Hannah Georgas
All That Emotion

Hannah Georgas plays an entrancing game of tug-of-war with her emotions on her fourth album.

On Hannah Georgas’ fourth album All That Emotion, her songs are distilled. Made in collaboration with producer Aaron Dessner (The National), these songs progress because of quiet motions: glittering guitar flourishes, cyclical piano melodies, and shuddering percussion. The murkiness of 2016’s For Evelyn — built by Joseph Shabason’s sax, pulsating beats, and heavy synths — is dissolved and so too is the pop-rock energy of her 2010 debut This Is Good. All That Emotion sounds calm and collected. It’s a record to curl up on the couch with. It’s a record to be enjoyed in the spaces that you deem safe and cozy.

But just because All That Emotion sounds relaxed doesn’t mean that Georgas’ worries are entirely kept at bay. Across All That Emotion, Georgas deals with a myriad of emotions and they often feel overwhelmingly heavy. She keeps her feelings close to her chest one moment but lets them go free the next. It’s an entrancing game of tug-of-war. “I’ve been afraid to tell you everything going on in my head because I still feel like I’ve been treading. I still feel like I’m a kid,” she sings on “Pray It Away,” tip-toeing in between the trickling piano melody. Two tracks later, on “Same Mistake,” she is more forthright and reveals, “I have a hard time going back, I’ll admit it. I carry a lot of it after the fact.”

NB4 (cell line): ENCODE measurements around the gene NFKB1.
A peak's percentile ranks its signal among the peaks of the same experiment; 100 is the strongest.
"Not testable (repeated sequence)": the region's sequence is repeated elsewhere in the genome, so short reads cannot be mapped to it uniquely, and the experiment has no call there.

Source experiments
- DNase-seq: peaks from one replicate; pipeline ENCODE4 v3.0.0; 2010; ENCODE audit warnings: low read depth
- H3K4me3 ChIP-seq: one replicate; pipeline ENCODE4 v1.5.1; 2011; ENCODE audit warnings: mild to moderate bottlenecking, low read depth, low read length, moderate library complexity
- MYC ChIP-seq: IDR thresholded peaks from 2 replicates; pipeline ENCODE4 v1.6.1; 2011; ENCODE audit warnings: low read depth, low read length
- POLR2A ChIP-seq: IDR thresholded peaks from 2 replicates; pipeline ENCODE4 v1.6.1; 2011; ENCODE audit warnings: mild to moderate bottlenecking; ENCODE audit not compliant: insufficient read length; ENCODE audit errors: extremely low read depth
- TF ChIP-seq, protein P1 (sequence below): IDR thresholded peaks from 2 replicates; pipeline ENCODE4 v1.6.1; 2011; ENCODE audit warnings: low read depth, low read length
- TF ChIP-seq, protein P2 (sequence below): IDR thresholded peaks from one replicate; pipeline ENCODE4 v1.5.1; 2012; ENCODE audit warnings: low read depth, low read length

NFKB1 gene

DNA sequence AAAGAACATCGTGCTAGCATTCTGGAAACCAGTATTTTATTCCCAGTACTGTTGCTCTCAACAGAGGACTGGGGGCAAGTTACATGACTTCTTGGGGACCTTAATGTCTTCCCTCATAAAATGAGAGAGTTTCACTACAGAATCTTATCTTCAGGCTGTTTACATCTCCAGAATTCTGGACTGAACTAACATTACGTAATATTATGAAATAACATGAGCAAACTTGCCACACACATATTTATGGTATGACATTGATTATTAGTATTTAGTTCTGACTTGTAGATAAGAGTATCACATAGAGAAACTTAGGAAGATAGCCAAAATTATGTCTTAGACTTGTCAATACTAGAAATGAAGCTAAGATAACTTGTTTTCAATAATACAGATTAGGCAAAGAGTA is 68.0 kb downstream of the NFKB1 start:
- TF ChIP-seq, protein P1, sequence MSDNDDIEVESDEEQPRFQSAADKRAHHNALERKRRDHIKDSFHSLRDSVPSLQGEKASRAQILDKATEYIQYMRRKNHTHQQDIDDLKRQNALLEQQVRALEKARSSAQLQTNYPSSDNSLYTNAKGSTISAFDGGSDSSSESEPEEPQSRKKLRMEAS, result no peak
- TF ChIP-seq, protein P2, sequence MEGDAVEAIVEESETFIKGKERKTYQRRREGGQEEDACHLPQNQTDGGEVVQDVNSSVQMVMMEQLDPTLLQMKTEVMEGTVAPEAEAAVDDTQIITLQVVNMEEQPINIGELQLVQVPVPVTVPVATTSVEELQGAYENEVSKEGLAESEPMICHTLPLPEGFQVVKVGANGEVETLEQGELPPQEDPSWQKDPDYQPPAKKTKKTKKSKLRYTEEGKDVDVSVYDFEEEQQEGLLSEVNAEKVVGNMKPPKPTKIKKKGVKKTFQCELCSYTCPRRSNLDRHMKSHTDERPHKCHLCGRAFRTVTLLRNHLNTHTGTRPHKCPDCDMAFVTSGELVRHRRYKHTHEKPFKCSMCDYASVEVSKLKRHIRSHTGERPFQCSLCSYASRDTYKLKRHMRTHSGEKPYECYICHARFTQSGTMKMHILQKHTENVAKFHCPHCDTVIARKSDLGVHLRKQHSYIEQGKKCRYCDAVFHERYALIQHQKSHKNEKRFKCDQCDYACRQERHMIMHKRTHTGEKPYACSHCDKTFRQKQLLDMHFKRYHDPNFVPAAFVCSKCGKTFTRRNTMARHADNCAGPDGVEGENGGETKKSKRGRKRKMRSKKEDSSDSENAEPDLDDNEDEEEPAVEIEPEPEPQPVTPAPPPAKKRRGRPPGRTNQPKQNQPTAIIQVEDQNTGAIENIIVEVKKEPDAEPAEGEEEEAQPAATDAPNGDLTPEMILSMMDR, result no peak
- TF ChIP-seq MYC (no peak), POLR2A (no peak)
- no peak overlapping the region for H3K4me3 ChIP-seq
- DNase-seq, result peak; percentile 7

While Georgas struggles under the weight of her emotions for much of All That Emotion she also tightly holds onto hope and urges herself to keep going. On “Change,” which flickers like sunlight on a perpetually moving river, she is able to buck much of the taxing load she has been carrying around and in an act of self-love sings, “love is change.” It’s a miraculous and encouraging moment.

Sameer Cash
This City